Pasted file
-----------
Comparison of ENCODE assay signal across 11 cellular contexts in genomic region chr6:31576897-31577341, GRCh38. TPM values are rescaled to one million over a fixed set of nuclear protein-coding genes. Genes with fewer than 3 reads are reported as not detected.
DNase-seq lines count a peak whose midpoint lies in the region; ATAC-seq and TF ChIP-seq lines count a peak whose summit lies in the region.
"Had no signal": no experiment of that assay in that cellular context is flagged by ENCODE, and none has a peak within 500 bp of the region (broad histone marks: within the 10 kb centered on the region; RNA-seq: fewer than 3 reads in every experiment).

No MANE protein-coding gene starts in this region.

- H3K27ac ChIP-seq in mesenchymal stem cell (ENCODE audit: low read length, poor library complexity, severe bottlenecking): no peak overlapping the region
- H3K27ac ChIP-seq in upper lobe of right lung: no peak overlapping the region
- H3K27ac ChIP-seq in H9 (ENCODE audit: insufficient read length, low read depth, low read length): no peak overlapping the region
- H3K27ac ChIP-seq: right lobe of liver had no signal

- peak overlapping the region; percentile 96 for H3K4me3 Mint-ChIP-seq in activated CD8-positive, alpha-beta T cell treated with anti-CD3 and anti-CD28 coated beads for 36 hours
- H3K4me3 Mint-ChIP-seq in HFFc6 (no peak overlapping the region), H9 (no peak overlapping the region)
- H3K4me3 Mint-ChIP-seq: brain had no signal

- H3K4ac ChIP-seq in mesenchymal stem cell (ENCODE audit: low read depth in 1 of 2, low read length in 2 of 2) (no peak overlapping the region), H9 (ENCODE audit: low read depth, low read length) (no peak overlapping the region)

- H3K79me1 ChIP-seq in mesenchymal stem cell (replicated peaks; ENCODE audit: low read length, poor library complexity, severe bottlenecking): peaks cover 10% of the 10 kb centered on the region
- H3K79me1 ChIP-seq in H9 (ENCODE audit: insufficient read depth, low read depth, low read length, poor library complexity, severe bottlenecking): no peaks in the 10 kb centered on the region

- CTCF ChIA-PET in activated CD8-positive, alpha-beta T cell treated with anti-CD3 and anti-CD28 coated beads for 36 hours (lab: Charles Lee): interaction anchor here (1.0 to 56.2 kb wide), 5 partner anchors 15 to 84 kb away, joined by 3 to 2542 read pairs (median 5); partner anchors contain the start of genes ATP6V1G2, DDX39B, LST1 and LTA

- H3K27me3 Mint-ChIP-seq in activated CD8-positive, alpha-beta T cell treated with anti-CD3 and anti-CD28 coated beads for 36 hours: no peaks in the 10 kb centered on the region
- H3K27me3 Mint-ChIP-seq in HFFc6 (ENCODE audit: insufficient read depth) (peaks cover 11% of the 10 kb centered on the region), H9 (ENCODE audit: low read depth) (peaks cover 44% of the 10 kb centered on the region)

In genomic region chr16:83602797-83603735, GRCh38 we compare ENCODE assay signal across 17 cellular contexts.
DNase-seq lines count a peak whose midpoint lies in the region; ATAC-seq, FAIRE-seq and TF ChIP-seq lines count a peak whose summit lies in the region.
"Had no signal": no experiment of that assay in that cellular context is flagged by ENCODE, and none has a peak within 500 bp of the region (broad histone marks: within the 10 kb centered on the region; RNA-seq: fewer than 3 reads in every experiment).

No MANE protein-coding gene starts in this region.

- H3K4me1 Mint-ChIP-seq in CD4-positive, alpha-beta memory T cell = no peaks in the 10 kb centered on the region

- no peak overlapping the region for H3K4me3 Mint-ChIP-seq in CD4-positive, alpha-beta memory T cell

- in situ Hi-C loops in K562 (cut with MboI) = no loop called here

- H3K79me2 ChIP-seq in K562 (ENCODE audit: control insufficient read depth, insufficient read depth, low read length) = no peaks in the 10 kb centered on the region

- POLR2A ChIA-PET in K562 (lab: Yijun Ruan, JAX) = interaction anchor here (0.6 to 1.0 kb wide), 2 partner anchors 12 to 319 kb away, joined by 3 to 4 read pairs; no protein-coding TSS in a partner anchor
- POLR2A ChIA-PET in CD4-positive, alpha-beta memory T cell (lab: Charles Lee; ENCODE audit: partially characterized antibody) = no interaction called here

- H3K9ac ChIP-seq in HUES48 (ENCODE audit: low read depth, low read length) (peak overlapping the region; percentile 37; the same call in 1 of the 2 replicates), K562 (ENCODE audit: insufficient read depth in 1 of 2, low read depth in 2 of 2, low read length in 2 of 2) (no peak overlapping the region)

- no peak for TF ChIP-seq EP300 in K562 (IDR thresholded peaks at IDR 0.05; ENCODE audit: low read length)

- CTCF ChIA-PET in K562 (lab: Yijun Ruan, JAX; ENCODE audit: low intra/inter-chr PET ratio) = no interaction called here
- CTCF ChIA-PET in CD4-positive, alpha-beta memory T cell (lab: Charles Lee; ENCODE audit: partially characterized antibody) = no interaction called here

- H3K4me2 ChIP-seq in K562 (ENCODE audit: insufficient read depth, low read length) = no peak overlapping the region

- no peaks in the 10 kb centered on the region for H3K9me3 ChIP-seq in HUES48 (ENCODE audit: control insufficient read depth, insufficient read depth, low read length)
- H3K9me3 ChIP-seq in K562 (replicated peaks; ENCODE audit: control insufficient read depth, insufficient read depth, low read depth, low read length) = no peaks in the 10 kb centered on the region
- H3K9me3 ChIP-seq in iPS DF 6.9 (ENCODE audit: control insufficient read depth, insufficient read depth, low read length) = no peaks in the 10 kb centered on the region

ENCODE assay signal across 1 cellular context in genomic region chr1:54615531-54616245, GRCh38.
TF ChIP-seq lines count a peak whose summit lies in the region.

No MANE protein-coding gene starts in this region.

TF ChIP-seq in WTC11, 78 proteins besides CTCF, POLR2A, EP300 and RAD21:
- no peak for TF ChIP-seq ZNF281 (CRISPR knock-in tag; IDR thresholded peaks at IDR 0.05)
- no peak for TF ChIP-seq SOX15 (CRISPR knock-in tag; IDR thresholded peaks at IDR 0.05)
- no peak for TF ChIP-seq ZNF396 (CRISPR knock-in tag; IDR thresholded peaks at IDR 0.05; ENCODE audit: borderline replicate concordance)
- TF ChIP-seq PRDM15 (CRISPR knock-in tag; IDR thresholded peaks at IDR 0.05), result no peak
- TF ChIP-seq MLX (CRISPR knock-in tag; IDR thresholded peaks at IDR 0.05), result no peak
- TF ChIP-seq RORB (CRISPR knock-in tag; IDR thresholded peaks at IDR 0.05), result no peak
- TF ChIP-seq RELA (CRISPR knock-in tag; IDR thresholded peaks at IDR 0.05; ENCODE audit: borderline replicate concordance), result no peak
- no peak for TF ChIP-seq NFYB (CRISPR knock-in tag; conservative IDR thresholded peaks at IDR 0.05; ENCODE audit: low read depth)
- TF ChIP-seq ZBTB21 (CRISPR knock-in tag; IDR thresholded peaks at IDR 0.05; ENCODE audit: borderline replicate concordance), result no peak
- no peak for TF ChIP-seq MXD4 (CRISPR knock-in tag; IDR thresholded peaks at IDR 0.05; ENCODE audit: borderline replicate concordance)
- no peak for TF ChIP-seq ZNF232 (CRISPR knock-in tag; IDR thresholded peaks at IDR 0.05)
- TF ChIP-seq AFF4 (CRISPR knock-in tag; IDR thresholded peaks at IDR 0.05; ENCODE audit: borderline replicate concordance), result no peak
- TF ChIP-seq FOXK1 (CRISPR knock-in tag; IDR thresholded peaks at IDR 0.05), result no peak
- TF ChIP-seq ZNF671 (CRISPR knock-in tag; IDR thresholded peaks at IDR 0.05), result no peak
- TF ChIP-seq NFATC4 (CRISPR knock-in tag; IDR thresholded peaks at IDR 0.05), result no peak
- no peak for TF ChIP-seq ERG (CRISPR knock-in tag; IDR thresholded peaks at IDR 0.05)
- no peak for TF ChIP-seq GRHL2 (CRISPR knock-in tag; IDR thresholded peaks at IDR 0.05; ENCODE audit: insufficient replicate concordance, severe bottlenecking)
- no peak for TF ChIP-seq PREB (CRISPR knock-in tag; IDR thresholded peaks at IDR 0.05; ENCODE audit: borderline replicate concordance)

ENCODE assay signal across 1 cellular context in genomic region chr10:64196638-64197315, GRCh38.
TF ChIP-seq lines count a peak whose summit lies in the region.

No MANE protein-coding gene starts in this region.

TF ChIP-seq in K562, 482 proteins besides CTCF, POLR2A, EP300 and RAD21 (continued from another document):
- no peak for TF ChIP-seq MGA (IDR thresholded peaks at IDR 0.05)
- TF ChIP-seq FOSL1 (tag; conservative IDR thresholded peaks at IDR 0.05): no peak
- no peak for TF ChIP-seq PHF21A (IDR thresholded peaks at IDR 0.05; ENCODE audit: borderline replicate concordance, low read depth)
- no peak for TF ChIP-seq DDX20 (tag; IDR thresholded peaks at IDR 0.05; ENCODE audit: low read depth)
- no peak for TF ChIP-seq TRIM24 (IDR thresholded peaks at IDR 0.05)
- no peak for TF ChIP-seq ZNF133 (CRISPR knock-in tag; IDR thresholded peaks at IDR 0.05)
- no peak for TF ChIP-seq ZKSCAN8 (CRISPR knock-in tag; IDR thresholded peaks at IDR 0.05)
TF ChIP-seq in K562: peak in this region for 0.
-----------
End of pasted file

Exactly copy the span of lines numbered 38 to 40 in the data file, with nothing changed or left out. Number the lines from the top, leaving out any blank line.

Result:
No MANE protein-coding gene starts in this region.

TF ChIP-seq in WTC11, 78 proteins besides CTCF, POLR2A, EP300 and RAD21:
- no peak for TF ChIP-seq ZNF281 (CRISPR knock-in tag; IDR thresholded peaks at IDR 0.05)